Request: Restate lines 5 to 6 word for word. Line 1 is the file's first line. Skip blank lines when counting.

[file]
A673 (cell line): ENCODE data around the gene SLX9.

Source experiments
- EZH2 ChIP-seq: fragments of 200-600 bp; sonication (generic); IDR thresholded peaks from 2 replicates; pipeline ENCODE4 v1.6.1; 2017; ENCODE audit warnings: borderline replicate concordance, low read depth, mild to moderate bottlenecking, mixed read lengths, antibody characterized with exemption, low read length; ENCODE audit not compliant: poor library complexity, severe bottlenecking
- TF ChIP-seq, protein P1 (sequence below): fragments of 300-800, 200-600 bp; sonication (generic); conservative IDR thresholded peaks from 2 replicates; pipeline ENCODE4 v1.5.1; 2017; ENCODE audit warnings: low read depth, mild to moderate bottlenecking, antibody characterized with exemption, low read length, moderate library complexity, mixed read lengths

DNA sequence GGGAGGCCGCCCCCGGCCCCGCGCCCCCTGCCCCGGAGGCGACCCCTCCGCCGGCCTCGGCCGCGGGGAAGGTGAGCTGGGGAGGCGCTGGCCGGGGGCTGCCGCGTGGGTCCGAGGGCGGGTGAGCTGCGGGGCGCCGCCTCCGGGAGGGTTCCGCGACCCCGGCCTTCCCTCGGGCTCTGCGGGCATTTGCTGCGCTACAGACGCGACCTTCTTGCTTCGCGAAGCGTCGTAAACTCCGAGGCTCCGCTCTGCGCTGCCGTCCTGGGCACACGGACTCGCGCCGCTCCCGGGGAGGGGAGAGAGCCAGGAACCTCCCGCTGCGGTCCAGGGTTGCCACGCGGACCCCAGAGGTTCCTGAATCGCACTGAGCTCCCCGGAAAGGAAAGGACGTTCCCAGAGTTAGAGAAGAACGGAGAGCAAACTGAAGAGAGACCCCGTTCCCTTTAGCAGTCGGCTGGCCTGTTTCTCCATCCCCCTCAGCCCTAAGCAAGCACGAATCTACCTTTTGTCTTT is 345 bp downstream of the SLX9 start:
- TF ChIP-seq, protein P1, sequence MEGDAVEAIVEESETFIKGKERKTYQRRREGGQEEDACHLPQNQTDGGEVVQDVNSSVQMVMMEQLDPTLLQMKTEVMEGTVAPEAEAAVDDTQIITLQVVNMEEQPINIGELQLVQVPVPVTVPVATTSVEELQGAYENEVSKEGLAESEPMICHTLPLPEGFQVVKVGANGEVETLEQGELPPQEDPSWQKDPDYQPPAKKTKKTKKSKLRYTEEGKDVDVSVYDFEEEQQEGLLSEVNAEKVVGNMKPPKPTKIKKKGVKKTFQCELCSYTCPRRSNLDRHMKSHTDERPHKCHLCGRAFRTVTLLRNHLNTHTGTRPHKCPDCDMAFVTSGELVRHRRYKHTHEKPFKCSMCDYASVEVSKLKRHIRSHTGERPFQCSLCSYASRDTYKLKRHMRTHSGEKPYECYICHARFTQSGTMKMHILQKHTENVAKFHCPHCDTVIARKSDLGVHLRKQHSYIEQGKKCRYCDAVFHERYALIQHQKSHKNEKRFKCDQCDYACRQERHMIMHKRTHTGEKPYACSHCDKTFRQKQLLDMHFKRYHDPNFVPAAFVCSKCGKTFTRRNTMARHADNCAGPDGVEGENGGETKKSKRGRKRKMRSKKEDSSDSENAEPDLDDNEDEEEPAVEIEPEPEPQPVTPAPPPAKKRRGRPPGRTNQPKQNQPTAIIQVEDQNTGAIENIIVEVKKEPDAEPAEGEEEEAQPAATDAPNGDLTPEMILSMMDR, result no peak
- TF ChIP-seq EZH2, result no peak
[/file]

DNA sequence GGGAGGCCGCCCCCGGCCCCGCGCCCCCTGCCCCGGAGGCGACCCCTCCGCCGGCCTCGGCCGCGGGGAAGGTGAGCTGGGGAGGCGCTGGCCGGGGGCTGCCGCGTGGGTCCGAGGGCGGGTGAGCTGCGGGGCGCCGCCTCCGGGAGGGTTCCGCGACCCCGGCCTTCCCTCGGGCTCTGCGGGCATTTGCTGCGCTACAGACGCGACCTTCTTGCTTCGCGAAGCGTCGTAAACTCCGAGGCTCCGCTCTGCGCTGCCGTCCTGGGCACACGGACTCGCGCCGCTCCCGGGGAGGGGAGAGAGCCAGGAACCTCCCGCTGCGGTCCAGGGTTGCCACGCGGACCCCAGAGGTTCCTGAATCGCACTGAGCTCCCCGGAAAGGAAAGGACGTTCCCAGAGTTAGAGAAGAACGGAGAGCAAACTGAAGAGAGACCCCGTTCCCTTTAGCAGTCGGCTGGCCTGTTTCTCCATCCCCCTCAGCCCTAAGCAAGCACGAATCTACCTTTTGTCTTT is 345 bp downstream of the SLX9 start:
- TF ChIP-seq, protein P1, sequence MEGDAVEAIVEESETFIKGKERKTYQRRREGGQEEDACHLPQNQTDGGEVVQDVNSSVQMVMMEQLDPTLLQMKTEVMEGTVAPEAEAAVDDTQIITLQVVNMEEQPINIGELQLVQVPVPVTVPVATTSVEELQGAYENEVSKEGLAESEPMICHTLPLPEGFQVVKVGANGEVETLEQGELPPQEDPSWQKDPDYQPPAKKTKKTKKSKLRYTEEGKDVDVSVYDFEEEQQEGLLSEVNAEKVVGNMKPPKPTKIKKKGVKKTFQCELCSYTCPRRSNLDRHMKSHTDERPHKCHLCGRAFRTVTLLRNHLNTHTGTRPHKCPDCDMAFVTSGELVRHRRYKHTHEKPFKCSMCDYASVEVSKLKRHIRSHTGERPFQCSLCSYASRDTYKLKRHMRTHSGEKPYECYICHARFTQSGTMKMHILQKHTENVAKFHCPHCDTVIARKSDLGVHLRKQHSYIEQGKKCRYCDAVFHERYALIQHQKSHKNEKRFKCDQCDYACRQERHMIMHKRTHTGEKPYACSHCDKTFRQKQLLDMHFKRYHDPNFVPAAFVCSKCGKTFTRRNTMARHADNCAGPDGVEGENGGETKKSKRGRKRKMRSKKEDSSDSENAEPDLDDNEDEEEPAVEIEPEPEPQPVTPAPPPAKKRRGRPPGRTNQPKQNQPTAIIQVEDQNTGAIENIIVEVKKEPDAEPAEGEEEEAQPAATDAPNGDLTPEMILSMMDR, result no peak